Mikey Trapstar’s 8 Secrets To Starting A Successful Streetwear Brand

In 2011, Mikey Trapstar, Lee, and Will—founders of British streetwear brand Trapstar—were asked by Roc Nation's Jay Brown and Ty Ty to stop by a studio in Lon..

Mikey Trapstar 2015
Complex Original

Mikey Trapstar 2015

Mikey Trapstar 2015

In 2011, Mikey Trapstar, Lee, and Will—founders of British streetwear brand Trapstar—were asked by Roc Nation’s Jay Brown and Ty Ty to stop by a studio in London. Brown and Ty Ty had just seen Omar Grant, an A&R executive at Roc Nation, wearing a Trapstar hoodie and wanted to know what all the hype was about. “[Brown and Ty Ty] were like, ‘Why is everyone wearing this hoodie? Where is this? Who is this?’” recalls Mikey. 

What Mikey didn’t know was that that initial meeting would change his life. “When we got to the studio, they were like, ‘You know why we brought you here. We want to invest,’” he says. 

But Mikey is quick to admit he didn’t initially believe Roc Nation really wanted to invest in the brand. “Straight away I was like, ‘Do you know about the brand?’ I knew [Roc Nation] was big and I knew what could happen, but I still had this slight chip on my shoulder,” he says. So he sat with Brown and Ty Ty and gave them a rundown of the brand, showing them YouTube videos of their pop-ups, which they called “Invasions,” and explained all the relevant imagery they used. Roc Nation and Trapstar kept the conversation going for two years, meeting whenever Brown and Ty Ty were in London. 

Now Mikey, who’s sitting across from me in Trapstar’s NYC studio on the 39th floor of the Roc Nation offices in Manhattan, says those meetings with Jay Brown and Ty Ty and the early co-signs from Rihanna and Rita Ora were crucial in getting Jay Z’s blessing. “We literally got vetted right there,” he says. Jay Z, who Mikey, Will, and Lee met later, would go on to tell them that he thought they were “fresh” and that he liked their energy. 

But don’t get it twisted: Mikey, Will, and Lee had been putting in work long before they were signed to Jay Z’s team.

Back in London, Mikey made T-shirts with a photo he took with his Nokia phone of a painting he bought for his house. The tees, which he gave to his friends and refused to sell, became so popular that people were asking how much money he was making off of them. One of his friends even threatened to copy the shirt if Mikey didn’t start selling it. “That twisted my arm,” says Mikey. “We’ve been bitten for so many things.”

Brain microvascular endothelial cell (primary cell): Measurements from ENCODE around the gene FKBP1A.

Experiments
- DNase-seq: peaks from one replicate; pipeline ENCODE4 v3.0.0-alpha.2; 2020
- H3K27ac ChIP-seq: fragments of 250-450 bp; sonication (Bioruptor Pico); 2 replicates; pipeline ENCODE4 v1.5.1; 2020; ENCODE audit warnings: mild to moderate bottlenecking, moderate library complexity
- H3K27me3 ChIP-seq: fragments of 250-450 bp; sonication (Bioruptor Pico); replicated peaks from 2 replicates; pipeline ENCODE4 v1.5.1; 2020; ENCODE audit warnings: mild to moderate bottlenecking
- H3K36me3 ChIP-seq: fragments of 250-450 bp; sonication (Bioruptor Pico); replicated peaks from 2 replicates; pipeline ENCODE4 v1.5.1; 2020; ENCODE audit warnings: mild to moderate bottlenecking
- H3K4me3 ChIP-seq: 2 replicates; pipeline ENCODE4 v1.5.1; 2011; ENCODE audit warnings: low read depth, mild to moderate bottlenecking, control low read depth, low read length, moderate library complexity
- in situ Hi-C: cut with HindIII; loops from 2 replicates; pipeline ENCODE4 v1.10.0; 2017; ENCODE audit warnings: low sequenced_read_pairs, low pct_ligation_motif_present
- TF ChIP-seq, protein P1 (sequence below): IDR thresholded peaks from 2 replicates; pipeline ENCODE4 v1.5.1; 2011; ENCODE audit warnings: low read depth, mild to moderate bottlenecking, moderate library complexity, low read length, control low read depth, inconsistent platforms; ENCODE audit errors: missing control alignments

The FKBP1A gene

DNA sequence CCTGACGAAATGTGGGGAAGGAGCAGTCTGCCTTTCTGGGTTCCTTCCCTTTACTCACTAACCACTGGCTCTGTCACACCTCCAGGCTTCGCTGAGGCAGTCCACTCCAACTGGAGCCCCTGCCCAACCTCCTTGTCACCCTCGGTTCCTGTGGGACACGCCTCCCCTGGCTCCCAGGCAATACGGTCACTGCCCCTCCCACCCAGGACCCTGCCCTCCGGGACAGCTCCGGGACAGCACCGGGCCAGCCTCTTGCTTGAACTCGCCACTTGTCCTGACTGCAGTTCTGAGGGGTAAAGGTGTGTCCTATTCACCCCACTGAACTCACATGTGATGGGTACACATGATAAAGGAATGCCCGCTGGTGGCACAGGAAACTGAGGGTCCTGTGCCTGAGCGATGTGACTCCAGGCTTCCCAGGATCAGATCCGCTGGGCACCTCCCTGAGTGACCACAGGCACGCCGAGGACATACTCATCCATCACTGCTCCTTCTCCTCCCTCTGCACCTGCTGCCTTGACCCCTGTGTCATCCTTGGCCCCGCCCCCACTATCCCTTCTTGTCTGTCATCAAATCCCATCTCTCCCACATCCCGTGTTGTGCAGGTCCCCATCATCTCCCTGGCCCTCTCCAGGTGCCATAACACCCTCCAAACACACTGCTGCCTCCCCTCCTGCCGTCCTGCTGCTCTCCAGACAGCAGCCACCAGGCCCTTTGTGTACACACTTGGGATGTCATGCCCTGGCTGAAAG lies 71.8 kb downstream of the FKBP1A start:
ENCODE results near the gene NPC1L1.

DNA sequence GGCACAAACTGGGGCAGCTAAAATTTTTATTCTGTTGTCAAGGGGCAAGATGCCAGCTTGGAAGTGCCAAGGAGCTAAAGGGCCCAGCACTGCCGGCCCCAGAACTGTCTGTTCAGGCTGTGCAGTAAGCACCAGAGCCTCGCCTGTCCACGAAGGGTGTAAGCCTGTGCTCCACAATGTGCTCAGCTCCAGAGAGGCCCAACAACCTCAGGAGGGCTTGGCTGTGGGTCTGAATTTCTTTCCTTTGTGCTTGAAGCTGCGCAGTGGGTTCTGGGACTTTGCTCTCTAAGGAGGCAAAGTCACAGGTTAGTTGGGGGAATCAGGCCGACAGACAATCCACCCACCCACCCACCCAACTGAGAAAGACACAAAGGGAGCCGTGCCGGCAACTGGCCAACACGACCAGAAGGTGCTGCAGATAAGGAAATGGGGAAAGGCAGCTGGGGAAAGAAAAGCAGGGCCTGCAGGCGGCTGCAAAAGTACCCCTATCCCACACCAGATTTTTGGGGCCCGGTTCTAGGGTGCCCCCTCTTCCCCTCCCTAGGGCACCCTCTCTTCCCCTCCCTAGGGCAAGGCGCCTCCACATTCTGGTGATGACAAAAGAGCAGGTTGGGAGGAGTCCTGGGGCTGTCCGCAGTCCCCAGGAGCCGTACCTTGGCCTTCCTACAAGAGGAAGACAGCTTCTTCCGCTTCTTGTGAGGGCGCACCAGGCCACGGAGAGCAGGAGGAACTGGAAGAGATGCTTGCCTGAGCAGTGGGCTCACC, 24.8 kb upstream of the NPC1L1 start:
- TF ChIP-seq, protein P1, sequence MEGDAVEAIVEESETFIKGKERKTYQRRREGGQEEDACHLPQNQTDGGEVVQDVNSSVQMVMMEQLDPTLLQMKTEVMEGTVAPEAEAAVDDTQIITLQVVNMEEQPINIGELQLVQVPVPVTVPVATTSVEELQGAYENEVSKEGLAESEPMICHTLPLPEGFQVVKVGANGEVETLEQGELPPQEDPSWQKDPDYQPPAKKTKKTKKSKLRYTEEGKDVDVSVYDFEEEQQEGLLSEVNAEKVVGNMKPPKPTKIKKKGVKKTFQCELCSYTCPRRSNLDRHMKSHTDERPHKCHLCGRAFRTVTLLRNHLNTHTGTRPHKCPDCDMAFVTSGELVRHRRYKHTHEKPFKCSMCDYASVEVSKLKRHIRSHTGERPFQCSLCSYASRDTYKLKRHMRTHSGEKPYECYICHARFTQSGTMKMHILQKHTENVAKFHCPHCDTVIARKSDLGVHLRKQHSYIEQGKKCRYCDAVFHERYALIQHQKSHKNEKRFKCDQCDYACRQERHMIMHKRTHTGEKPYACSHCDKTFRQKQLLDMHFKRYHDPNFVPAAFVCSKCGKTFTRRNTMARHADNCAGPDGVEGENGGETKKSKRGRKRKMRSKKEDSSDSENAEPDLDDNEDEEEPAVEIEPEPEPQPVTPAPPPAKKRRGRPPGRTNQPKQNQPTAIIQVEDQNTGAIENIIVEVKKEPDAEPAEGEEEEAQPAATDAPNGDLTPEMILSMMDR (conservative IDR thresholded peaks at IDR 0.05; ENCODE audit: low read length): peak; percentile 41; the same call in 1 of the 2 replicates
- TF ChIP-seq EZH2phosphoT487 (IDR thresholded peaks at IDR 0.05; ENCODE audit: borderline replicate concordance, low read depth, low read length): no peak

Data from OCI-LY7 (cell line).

But what really convinced him to start Trapstar was a comment made by Lee’s step father. “We came from a rough area; we kind of had bad reps sometimes. [Lee’s step dad] was like, ‘You all think you’re some sort of fly boys but you’re just trapped... Let’s see you make something of yourselves,’” says Mikey, who responded with: “We may be trapped, but there’s a star trapped in everybody.”

“That drove me,” he adds. “I guess he knew how to push my buttons.”

In the early stages, around 2005/2006, Mikey says no one wanted to stock Trapstar. “They thought we were going to be here today, gone tomorrow.” But what started as an obstacle played out to their advantage. “They just made us go back to our same roots, keep it a little bit more close knit for people who understand who you are and what your brand is about,” he says. Customers needed to contact them via MySpace to place orders. Items were hand-delivered in pizza and detergent boxes (“We always wanted to disguise packaging,” says Mikey). “We sort of had this seen everywhere, found nowhere mentality.”

Trapstar would eventually be stocked at Supra on Portobello Road in London, where they now have a flagship store. “It was like we got signed to a label,” says Mikey. By then, the brand had its own buzz and built its own fanbase. Pop-up shops and in-store events, which they called “Invasions,” in London, Birmingham, Bristol, and Manchester followed. In 2009, Trapstar became one of 12 brands hand-selected to participate in the “Reset” event—a market place where brands sold exclusive, limited edition, and dead stock items—at Nike’s 948 store in Shoreditch, London. “That was the first time we ever got a stampede and it was in front of 11 other brands,” says Mikey. “It was the same day the Yeezys was coming out. There were two queues, so to be second from him and to know how desired those kicks were… We had no marketing budget, no virals, no media showing us love, and we sold out. That’s on YouTube now and I still watch it every now and again.”

All the hard work has since paid off. In the last couple of years, Trapstar has released several collections; designed Rihanna and Eminem’s “Monster” tour merch; made an exclusive collection for London retailer Selfridges, where the brand is now sold; launched its Red Line label; designed a collection with the Hitman video game series; and presented its collaboration with New York artist Haculla during London’s Fashion Week. Not to mention all the co-signs from big name celebrities, such as Future, Fabolous, Chris Brown, Jay Z (of course), Cara Delevingne, Formula One driver Lewis Hamilton, A$AP Rocky, model Jourdan Dunn, Young Jeezy, Victor Cruz, OG Maco, Game of Thrones’ Alfie Allen, and Meek Mill. The list goes on. 

So how exactly did a streetwear brand from London catch the attention of Jay Brown and Ty Ty—and Jay Z? We sat down with Mikey and asked him about his journey trying to make it in the fashion industry, and what advice he has for up-and-coming brands and designers. Take notes. 

As told to Karizza Sanchez

All photos by Andy Hur